Following a pleasant lunch on the outdoor deck of the Ciao Bella in Port Clinton, we bypassed Toledo and turned north toward Detroit. Both of these cities have sights worth a visit but with our limited time we had opted to spend the bulk of our days further from home in Canada. Toledo and Detroit would make great weekend trips, but they would have to wait.

It was rush hour when we crossed the Ambassador Bridge to Windsor. We had read that rush hour on the bridge should be avoided but rush hour was when we arrived, so it was when we crossed. The traffic wasn’t as bad as I had expected. We waited in one of many long lines for perhaps 10 to 15 minutes with fingers crossed that they wouldn’t see our load of stacked luggage and insist on going through it all. As we waited, we pondered whether or not they would confiscate my bag of oranges and apples that were tucked inside of our snack bag. I had forgotten that some countries don’t allow fruits to cross the border. It was the most controversial item that any of us were carrying.

Our turn came and we anxiously pulled up to the gate. Answering a few questions about where we were going (driving the Lake Erie Circle Tour), how long we’d be staying (six days), how much money we each were carrying ($100 – $200) and what else we were bringing with us (only personal luggage and some “snacks”), our passports were given a look, and we were then told “Welcome to Canada.”

Dinner for the evening provided us with one of the best meals of our trip. Eddy’s Mediterranean Bistro was close to our motel and was the highest rated restaurant in Windsor. We parked in the rear and entered through the back door. When traveling, John and I often share one meal. With the huge amounts of food most restaurants pile onto a plate, it only makes sense. Anything we don’t eat would be destined for the dumpster. Rather than waste food that we’d been told all our lives “the starving children in Africa” would be happy to have, we choose to share one meal and reap the rewards of a smaller bill too. Usually this process means a lengthy discussion about what we each want or don’t want to eat. At Eddy’s it wasn’t so hard. John and I were both happy to share the Mixed Grill Plate with skewers of beef, chicken, and lamb served with lentil rice. The waitress brought middle eastern bread with ground garlic spread. To top off the meal we were brought a plate with four small, but scrumptious nut filled baklava. It was all delicious.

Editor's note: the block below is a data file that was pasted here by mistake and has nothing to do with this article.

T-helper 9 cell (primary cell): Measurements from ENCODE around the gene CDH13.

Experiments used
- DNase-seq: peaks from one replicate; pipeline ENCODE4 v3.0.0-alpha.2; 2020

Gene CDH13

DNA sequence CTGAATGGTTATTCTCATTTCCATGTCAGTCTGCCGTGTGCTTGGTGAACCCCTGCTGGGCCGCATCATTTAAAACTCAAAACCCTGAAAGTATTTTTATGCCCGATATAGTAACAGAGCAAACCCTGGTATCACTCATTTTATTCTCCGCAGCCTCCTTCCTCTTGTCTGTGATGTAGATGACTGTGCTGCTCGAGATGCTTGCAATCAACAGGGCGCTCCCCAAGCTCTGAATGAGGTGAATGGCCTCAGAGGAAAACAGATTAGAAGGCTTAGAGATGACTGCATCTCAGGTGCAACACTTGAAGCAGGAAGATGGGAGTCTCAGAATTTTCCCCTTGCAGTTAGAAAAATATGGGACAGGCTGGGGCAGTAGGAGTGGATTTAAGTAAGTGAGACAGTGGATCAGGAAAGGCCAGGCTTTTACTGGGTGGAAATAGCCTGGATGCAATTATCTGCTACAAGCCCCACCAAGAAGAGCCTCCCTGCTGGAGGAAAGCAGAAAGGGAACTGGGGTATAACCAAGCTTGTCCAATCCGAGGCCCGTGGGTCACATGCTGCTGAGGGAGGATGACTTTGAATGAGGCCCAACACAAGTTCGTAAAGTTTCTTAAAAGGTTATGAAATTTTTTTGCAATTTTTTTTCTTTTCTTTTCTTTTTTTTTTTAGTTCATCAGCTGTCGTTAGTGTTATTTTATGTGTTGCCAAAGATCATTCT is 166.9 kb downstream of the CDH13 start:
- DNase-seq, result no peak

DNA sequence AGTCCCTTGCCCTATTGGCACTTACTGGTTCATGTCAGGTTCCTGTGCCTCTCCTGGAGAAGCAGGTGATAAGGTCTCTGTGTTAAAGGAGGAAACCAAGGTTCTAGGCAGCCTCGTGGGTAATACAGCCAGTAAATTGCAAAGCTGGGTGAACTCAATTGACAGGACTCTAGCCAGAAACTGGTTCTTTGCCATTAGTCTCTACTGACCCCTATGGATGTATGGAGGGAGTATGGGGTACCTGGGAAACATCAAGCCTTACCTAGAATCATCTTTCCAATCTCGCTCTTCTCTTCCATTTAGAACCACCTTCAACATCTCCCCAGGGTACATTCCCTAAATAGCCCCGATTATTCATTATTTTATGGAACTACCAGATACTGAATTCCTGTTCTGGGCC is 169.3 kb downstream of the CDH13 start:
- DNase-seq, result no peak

Not so spectacular were the rooms we had reserved for the night. Nothing irks me more than doing travel research, developing high expectations, and then being disappointed. We were expecting to spend our first night in a sweet little 50s/60s retro motel on five landscaped acres with a putting green and a pool. Unfortunately, the photos used in their advertising were apparently several years old. Bad reviews written after we made reservations were the more recent and more accurate. Perhaps not the worst motel in the world, the Ivy Rose was, nevertheless, a dive.

First impressions are everything. When I pushed open my motel room door, the sunlight illuminated dirty and badly stained carpet. The lighting in the room was horrible. I turned on every light source I could find. Few lamps fitted with low watt bulbs made it difficult to see how bad the carpet and the room were. (Was that their plan?). The curtains sagged. A lampshade was torn and damaged. The deadbolt on our door didn’t work and we had to rely on the locking doorknob and the chain. The feet of my (dented) refrigerator were not balanced so it rocked from side to side. The armchair in the room was stained and dirty. I had to reach behind the bed and unplug the clock in order to plug in my computer. There wasn’t a single picture on any wall. Our friend’s room was just as bad, if not worse. Their bedspread was not only faded and threadbare, but it also had a large hole burned into it. Both rooms felt dark and dingy. To top off my discomfort, as I sat on the bed later that evening, a spider ran across my white sheet.

Any tourist willing to check into a retro motel is not a fussy customer. We don’t care if the furniture is second hand. We are not bothered by a few knicks or scratches in the woodwork or a bit of chipped paint. I would have been willing to overlook most of this hotel’s faults if only the room had been welcoming. But no tourist is going to be happy in a dreary room with dirty, stained carpets and furnishings.

It had been a long day. We were tired. All we needed was a place to sleep. Thank goodness, we were only there for one night.